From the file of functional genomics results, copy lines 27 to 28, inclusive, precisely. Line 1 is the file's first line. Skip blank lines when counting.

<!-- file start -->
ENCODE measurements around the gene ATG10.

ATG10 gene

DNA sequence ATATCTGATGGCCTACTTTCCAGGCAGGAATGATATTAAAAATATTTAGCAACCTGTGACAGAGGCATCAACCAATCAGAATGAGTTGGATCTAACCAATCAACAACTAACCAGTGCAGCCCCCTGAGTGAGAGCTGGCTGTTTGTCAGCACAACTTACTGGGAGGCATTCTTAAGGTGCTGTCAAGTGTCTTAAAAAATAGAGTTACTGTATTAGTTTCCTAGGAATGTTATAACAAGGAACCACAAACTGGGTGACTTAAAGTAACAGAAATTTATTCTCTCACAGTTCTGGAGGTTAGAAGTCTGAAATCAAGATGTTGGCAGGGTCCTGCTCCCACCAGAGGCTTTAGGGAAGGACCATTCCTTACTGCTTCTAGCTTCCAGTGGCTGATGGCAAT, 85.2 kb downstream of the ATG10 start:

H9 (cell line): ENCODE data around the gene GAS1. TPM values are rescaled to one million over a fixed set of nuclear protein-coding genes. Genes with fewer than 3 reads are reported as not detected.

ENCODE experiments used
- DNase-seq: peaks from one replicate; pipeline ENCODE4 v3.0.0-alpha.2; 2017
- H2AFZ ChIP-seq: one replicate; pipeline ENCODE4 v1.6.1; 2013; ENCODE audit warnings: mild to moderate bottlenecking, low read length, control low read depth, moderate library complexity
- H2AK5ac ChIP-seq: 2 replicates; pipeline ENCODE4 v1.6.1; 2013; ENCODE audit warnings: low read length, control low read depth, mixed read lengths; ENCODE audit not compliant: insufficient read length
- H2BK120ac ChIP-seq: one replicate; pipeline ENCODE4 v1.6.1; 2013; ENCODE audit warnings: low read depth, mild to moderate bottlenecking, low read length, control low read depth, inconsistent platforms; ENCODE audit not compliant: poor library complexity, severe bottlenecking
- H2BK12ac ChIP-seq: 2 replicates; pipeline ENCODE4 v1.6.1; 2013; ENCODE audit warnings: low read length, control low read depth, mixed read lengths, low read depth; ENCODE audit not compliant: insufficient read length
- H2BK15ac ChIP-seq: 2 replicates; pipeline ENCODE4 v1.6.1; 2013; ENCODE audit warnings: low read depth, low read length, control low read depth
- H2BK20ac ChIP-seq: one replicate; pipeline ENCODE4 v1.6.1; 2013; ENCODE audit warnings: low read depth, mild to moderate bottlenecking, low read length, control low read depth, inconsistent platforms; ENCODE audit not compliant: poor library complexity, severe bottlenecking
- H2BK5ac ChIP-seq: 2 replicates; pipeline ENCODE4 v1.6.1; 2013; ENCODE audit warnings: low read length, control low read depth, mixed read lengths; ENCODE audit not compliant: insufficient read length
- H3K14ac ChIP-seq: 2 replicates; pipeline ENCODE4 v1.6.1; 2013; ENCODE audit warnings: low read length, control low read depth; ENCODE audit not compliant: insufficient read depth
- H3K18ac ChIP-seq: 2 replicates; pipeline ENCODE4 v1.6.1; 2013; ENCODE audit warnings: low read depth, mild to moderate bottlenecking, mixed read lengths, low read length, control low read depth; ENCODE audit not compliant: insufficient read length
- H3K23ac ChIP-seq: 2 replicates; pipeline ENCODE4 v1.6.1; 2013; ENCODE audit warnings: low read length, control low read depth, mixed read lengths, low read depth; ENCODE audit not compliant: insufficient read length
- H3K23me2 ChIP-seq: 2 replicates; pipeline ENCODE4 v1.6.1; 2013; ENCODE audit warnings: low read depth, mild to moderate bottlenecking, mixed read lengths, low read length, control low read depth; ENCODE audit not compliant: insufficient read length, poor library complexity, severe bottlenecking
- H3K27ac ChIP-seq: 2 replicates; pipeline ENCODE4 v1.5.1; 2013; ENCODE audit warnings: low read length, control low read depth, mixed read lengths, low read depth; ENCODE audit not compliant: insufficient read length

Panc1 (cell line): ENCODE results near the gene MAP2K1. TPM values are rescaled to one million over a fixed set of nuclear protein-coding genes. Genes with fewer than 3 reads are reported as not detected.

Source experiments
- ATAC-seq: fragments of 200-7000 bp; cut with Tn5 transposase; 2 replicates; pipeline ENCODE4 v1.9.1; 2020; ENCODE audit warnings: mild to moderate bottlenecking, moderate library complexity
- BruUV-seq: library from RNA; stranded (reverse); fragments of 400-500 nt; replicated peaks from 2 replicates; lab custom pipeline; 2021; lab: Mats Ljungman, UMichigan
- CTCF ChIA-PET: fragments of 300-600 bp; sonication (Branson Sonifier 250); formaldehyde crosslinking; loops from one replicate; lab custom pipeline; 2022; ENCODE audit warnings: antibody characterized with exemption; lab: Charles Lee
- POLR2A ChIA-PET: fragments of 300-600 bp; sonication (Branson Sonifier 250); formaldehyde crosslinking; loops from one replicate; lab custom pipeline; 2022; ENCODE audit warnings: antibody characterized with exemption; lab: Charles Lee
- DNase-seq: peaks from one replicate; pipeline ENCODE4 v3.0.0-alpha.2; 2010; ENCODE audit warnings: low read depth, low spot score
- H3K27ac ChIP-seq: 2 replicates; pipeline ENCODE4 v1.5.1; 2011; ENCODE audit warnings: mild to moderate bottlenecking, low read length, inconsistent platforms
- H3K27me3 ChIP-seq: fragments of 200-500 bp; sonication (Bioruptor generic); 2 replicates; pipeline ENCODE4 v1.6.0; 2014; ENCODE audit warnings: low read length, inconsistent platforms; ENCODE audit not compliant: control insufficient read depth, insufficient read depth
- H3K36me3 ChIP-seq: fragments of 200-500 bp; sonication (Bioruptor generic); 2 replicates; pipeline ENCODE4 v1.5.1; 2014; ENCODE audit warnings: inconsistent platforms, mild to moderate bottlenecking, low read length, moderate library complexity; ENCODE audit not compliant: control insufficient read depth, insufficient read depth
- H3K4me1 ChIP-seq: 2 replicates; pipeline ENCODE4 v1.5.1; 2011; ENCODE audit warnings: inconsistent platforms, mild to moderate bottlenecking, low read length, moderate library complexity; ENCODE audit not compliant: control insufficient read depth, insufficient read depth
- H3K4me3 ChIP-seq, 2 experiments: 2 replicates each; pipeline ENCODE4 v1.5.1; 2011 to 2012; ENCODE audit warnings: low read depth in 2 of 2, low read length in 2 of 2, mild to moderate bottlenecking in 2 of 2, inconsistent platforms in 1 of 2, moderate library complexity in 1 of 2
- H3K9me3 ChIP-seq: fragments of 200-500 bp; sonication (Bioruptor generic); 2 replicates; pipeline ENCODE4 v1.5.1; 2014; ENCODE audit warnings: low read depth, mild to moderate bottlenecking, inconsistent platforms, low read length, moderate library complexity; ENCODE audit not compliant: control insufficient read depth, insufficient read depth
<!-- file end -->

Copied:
- H3K27me3 ChIP-seq: fragments of 200-500 bp; sonication (Bioruptor generic); 2 replicates; pipeline ENCODE4 v1.6.0; 2014; ENCODE audit warnings: low read length, inconsistent platforms; ENCODE audit not compliant: control insufficient read depth, insufficient read depth
- H3K36me3 ChIP-seq: fragments of 200-500 bp; sonication (Bioruptor generic); 2 replicates; pipeline ENCODE4 v1.5.1; 2014; ENCODE audit warnings: inconsistent platforms, mild to moderate bottlenecking, low read length, moderate library complexity; ENCODE audit not compliant: control insufficient read depth, insufficient read depth